“I could not be prouder of those two. They kept a good attitude and a good work ethic. They came to work every day and battled some bruises and bumps. Really proud of the seasons they had and I know they will be looking to build off of that.

“They will continue to get more physical, put on more size, stuff like that. That year of them playing is going to be invaluable for us going forward.

Burks did not catch a touchdown pass in his freshman season.

“That is mindboggling,” Stepp said. “That blows my mind. How does that happen? You don’t even think about it until somebody tells you and you said, ‘My God, how did that not happen?’

“You would figure a wideout would be the one to tell you that, but he doesn’t care. He just wants to win. If he catches zero balls or eight balls, he just wants to win. Trey is the same way. Really, my whole group is. We have got a lot of unselfish kids, and at this point we just want win. We don’t care what we have to do.”

Woods, who led Arkansas’ receivers in catches (33), yards (423) and touchdowns (4), is the leader of the group, according to Stepp.

“He is the alpha,” Stepp said. “Mike stepped up and took over that role. He is just steady. He knows what to do, he is going to be in the right spot. He doesn’t show up on the list academically. He is never a problem when he leaves this building. As a coach, that is what you appreciate the most and it is the reason those kids in that room respect him so much.”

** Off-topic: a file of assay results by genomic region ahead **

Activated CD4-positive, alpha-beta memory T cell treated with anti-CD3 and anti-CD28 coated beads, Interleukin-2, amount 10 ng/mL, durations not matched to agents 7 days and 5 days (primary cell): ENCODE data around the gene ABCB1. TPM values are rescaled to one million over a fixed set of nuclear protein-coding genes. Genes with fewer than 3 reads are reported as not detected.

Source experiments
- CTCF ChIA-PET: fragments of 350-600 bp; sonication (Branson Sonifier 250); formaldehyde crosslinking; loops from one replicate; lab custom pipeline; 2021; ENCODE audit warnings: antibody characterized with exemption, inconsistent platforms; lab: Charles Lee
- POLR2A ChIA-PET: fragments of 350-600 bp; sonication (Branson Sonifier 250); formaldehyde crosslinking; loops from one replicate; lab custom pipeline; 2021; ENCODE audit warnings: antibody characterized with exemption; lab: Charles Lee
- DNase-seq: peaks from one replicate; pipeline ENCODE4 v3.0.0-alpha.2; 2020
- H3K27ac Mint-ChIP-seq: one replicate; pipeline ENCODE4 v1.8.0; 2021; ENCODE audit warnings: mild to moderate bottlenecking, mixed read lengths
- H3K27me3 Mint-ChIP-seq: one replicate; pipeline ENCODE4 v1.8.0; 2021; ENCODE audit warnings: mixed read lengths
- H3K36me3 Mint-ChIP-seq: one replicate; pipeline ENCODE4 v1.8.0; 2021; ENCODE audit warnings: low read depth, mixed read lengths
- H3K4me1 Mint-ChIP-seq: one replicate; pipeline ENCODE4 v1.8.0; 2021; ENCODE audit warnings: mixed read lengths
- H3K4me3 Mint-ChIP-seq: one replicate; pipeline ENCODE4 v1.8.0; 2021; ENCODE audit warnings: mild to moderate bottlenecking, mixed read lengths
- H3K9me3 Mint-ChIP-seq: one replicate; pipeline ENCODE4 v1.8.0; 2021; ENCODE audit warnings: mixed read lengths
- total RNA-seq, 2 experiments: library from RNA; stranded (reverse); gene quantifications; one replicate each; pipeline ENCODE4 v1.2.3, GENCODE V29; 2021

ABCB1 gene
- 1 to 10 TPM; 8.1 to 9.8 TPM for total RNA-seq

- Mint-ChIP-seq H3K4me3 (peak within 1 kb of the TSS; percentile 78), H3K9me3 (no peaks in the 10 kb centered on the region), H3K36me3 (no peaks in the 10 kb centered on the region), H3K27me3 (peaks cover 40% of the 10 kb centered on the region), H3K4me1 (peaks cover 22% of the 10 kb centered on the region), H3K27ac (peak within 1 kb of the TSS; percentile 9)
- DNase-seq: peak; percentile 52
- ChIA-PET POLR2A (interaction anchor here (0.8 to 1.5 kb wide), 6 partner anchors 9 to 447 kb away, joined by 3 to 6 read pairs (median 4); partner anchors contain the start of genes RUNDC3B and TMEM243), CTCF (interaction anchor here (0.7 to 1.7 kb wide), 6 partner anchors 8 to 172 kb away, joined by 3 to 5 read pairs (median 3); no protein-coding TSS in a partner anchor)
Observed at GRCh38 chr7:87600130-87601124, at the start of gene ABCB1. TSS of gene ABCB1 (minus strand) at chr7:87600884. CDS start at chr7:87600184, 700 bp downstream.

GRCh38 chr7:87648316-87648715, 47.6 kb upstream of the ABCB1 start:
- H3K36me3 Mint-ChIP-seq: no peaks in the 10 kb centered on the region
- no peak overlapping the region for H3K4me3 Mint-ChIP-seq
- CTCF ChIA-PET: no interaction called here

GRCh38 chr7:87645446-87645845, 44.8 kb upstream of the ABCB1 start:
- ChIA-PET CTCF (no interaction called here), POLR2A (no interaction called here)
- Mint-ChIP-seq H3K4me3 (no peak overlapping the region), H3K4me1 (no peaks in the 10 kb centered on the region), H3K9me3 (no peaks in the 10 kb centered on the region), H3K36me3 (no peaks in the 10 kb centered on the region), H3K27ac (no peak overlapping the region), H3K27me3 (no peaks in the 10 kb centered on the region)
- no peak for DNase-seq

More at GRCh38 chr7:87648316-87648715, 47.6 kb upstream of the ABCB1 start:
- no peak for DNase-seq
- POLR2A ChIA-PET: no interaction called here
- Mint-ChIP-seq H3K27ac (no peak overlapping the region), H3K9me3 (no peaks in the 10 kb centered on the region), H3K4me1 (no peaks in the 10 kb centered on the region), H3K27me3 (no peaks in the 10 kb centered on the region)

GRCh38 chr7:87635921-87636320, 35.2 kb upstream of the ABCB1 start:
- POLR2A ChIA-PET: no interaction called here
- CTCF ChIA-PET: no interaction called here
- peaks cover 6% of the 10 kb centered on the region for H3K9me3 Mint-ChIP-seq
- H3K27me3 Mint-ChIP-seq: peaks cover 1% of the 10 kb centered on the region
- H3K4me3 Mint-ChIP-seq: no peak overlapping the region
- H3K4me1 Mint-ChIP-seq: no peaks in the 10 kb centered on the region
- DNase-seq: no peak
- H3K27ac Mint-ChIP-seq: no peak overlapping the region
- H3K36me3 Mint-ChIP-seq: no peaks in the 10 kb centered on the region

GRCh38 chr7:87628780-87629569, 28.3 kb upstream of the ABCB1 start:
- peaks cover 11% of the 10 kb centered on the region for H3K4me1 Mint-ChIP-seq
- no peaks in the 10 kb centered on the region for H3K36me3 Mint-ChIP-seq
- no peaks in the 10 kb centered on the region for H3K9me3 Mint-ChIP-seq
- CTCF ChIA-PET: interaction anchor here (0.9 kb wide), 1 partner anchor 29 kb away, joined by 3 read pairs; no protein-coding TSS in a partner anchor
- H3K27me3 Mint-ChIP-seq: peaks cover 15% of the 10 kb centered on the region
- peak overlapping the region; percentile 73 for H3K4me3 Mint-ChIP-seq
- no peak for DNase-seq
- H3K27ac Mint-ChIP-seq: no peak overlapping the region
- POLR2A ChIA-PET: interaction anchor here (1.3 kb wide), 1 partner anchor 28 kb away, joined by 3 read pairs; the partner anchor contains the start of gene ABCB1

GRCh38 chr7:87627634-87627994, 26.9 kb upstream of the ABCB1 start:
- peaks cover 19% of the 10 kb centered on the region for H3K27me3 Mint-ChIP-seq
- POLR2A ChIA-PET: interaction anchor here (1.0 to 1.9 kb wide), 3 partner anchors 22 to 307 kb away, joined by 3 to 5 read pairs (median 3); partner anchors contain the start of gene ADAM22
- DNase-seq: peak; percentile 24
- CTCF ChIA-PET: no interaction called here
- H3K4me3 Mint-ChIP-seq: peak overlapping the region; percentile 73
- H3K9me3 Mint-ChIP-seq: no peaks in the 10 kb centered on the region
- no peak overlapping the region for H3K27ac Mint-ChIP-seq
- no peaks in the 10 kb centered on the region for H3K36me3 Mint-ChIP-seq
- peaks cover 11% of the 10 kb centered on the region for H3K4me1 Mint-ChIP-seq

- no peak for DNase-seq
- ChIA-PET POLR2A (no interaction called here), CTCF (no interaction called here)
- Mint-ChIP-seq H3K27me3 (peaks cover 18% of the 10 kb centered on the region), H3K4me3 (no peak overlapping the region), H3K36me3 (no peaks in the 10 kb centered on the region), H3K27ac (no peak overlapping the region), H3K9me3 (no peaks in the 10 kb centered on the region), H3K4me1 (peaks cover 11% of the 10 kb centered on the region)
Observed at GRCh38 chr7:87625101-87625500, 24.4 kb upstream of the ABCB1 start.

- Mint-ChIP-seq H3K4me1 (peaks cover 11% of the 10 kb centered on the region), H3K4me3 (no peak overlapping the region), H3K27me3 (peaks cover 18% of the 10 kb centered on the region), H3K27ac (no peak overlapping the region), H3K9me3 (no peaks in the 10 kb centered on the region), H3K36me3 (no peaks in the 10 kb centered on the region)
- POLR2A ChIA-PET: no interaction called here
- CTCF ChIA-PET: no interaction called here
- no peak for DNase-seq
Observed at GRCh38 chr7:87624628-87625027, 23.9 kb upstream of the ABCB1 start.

Woods has joked on Twitter in the offseason about moving to defense.

“That sucker ain’t playing no defense,” Stepp said. “He’s staying right where he is.”

Morris (13 catches, 155 yards, 1 TD), Warren (4 catches, 19 yards, 5 carries, 51 yards) and Jackson (3 catches, 38 yards) round out Pittman’s top six at this point.

Warren’s 2019 season was hampered late by an injury while Jackson has battled injuries throughout his career.

“(Jackson) came on toward the end of the year last year and did some good things,” Stepp said. “But it is the same thing with everybody and that’s consistency every single day. We tell them all the time that you don’t earn playing time on game day, you earn it through the week with how you prepare and how you practice. I think he got better at practicing specifically throughout the year.”

Morris is a versatile receiver, Stepp says.

“In the (Texas) A&M game he played all three positions and, bless his heart, he had no idea what he was doing half the time, but he played hard,” he added.

Turner is the lone scholarship freshman in the group.

“Darin provides a lot of size,” Stepp said. “Adds a lot of length, big kid, played a bunch of different positions. He has played defense, and the physicality of that position is something of interest to us.”